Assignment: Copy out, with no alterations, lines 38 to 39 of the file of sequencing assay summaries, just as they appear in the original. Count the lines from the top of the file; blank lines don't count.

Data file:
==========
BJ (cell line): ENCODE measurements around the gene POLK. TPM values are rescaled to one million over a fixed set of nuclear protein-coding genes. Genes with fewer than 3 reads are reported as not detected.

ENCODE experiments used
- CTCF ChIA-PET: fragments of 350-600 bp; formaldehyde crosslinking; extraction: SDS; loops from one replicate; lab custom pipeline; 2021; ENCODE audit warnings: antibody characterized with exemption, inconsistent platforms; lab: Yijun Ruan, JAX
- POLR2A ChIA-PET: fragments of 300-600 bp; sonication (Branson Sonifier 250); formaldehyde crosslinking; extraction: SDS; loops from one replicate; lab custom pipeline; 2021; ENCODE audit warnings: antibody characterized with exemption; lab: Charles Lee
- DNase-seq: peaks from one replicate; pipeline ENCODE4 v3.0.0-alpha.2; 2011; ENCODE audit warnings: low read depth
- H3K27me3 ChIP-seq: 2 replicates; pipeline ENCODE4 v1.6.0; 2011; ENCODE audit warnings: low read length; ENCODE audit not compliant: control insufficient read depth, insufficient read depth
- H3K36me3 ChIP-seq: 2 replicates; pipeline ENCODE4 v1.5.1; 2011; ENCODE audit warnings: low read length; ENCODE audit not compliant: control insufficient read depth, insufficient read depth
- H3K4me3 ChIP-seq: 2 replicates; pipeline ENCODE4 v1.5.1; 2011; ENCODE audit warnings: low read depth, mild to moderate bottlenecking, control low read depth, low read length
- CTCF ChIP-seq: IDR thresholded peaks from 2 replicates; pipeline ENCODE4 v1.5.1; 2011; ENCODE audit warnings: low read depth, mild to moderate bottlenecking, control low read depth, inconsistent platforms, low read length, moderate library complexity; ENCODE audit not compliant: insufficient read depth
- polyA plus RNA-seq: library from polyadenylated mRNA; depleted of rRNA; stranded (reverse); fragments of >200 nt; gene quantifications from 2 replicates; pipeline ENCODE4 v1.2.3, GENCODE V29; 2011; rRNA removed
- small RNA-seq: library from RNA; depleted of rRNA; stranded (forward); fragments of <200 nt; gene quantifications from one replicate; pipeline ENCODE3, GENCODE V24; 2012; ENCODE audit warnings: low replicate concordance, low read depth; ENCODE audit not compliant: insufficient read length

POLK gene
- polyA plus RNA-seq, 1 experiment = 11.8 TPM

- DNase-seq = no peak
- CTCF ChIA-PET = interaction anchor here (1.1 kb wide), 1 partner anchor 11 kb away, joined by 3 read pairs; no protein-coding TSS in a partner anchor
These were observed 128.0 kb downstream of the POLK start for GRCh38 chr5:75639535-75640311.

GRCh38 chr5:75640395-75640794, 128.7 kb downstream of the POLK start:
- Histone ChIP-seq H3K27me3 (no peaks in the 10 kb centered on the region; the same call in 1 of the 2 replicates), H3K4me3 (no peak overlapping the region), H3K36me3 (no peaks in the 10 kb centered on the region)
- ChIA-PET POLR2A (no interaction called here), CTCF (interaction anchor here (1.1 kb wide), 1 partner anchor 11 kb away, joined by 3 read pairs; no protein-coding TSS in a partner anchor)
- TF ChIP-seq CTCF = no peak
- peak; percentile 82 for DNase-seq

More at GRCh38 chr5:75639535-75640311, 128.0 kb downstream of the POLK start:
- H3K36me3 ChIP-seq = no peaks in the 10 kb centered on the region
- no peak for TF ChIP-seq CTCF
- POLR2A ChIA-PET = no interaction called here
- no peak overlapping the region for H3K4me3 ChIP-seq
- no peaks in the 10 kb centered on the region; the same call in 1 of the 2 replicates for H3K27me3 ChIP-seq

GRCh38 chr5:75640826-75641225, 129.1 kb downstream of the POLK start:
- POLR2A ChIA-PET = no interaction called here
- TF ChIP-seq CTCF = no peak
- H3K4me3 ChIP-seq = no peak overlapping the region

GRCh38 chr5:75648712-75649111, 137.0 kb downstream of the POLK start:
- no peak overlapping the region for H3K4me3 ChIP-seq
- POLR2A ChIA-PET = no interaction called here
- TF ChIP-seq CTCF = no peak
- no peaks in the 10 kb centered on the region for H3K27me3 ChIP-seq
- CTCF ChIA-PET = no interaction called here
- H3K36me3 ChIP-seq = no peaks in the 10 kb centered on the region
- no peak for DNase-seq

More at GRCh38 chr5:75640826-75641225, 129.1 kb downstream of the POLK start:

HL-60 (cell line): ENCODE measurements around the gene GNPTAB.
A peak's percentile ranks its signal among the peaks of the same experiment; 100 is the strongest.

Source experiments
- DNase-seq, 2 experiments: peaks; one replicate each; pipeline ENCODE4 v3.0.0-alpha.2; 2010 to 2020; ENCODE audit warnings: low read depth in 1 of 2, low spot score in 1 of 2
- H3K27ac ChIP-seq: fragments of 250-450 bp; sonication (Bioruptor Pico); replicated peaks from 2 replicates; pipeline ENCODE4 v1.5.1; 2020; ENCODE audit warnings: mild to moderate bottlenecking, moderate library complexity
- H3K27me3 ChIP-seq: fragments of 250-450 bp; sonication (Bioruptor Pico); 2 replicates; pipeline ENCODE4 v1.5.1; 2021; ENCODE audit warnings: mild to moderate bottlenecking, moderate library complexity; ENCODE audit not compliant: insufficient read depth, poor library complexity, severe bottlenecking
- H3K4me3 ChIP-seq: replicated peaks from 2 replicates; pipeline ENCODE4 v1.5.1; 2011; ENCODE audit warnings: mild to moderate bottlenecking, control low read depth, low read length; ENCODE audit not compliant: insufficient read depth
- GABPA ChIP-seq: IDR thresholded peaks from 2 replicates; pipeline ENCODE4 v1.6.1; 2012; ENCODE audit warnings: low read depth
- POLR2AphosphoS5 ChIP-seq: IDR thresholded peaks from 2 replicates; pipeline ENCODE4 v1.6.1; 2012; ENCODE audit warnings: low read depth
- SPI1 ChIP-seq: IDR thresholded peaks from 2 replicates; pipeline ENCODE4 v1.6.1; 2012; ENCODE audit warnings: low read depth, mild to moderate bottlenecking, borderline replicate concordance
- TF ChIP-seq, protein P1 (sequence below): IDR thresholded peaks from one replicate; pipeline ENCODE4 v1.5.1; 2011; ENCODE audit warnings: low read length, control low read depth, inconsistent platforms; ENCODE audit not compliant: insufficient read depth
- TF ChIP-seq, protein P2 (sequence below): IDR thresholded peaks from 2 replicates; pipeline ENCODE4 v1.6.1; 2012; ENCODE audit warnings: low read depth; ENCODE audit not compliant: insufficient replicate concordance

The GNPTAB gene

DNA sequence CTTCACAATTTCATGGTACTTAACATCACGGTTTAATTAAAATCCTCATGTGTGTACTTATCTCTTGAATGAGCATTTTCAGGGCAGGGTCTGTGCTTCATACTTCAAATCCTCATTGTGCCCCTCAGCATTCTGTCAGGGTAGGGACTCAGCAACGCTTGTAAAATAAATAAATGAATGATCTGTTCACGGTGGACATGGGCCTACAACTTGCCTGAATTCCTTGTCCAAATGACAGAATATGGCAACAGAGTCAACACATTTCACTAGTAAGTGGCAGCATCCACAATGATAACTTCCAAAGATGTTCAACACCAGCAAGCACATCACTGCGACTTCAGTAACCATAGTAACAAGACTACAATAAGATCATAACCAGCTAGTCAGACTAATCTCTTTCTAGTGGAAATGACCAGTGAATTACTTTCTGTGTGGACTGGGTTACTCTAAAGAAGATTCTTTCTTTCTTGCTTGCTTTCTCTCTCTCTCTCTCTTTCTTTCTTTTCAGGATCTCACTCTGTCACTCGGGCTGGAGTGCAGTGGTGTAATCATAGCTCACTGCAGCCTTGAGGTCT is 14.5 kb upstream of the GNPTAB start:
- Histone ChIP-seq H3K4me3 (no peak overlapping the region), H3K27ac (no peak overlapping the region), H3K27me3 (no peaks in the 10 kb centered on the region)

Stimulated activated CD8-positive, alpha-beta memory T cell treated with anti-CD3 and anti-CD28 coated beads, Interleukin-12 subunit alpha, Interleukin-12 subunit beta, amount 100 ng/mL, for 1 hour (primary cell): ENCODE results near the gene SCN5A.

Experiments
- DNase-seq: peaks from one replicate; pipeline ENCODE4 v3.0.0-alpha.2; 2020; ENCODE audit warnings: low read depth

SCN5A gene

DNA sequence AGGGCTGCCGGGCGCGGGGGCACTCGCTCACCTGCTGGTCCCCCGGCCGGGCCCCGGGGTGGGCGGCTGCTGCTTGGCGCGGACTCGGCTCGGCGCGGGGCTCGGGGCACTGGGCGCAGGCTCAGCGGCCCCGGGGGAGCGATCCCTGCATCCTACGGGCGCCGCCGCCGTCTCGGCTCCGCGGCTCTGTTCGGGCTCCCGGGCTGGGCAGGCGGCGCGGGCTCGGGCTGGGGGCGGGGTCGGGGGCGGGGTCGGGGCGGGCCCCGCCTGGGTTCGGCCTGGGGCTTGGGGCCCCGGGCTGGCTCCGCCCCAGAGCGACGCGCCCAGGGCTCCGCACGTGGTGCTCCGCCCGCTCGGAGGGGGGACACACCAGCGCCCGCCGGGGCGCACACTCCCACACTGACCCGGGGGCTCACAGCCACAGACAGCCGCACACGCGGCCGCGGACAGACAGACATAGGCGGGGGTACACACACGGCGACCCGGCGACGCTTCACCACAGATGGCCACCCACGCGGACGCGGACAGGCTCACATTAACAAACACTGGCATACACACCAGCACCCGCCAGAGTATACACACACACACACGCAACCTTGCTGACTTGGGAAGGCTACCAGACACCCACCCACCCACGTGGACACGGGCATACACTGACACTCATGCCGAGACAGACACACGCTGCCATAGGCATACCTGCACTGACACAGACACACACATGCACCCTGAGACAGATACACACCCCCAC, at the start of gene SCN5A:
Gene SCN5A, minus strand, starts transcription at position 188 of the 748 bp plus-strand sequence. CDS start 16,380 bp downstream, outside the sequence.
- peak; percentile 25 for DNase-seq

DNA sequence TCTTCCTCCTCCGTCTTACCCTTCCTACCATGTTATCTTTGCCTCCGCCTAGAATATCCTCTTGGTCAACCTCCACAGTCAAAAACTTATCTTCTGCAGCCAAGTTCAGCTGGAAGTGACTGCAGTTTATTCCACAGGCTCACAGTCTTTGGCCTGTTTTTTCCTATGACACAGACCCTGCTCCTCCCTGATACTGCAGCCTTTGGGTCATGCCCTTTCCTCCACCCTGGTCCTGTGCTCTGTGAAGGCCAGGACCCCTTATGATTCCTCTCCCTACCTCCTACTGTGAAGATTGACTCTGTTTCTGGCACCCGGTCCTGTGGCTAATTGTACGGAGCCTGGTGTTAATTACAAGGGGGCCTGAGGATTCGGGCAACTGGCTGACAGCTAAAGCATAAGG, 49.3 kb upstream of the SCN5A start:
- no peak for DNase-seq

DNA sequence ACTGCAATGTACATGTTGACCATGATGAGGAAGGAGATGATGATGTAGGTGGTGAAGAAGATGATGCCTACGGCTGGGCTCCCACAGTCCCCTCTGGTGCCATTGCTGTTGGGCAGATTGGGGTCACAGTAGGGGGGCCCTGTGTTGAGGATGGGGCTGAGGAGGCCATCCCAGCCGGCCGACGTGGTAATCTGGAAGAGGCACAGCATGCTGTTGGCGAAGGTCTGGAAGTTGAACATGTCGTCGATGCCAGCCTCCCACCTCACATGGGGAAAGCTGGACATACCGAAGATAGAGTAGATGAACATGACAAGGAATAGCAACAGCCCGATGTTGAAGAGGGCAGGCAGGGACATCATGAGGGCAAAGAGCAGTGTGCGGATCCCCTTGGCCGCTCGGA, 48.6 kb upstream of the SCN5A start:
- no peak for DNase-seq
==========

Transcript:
- H3K36me3 ChIP-seq = no peaks in the 10 kb centered on the region
- no peak for DNase-seq